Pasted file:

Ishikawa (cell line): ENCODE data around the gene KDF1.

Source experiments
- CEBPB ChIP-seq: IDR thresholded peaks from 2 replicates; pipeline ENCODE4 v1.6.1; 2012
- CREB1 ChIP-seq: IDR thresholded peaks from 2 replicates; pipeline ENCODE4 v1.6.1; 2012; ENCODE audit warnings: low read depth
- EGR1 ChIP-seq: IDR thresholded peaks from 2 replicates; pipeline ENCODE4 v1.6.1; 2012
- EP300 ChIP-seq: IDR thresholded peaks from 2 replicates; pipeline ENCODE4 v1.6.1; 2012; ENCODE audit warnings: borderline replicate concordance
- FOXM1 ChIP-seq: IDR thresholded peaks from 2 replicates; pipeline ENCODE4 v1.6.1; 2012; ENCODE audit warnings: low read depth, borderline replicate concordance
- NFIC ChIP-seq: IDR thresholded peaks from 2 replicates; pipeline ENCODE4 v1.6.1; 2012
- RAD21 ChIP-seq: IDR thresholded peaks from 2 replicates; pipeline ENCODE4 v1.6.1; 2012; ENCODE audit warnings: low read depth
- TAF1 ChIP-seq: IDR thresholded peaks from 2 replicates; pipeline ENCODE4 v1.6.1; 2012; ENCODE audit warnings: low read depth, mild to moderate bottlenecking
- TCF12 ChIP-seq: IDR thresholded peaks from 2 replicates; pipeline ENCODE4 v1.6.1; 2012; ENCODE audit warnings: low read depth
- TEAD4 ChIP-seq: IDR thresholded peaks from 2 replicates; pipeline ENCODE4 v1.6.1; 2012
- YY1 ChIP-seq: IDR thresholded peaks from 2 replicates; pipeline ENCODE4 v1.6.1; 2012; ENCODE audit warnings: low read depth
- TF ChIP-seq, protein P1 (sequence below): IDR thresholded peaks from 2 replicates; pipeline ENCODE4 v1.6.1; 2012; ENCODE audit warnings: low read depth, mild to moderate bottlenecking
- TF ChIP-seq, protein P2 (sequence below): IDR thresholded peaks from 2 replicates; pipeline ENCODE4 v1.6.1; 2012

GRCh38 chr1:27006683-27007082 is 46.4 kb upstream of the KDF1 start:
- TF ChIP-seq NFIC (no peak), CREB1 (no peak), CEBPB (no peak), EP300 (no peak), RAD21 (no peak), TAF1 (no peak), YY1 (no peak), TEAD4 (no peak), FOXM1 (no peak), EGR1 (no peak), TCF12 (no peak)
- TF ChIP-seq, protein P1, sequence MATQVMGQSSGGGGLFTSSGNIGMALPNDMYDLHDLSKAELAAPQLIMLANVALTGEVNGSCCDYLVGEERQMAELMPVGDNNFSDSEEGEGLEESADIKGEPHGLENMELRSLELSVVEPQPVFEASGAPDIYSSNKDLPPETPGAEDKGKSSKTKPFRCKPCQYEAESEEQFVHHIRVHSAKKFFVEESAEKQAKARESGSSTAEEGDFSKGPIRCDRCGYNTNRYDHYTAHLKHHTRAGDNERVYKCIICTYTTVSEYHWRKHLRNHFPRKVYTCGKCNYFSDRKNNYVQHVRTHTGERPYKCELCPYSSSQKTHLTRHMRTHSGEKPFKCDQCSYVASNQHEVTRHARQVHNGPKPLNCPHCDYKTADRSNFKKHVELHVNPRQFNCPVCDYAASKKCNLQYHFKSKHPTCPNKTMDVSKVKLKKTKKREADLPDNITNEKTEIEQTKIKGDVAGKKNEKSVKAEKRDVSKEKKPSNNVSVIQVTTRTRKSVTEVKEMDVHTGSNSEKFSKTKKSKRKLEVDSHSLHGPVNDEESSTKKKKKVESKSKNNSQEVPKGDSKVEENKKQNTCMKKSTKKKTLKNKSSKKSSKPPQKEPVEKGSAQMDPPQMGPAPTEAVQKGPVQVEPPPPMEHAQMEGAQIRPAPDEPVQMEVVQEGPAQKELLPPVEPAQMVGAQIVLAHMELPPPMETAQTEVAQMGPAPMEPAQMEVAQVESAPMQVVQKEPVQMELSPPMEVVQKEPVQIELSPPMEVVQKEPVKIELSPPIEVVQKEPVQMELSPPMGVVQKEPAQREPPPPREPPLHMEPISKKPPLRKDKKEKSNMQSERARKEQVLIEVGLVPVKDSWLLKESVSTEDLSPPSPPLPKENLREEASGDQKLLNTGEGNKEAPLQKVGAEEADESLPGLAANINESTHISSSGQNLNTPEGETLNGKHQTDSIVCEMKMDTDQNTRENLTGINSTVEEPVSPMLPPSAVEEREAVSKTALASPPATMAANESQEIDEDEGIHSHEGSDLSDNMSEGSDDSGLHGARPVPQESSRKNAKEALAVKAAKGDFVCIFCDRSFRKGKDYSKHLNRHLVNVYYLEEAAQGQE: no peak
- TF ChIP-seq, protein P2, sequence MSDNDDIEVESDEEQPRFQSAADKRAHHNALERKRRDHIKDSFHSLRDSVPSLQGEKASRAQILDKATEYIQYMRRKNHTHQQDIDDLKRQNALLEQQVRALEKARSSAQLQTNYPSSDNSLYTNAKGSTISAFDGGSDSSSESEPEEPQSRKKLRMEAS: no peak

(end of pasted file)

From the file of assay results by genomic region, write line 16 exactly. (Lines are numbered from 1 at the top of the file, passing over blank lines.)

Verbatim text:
GRCh38 chr1:27006683-27007082 is 46.4 kb upstream of the KDF1 start: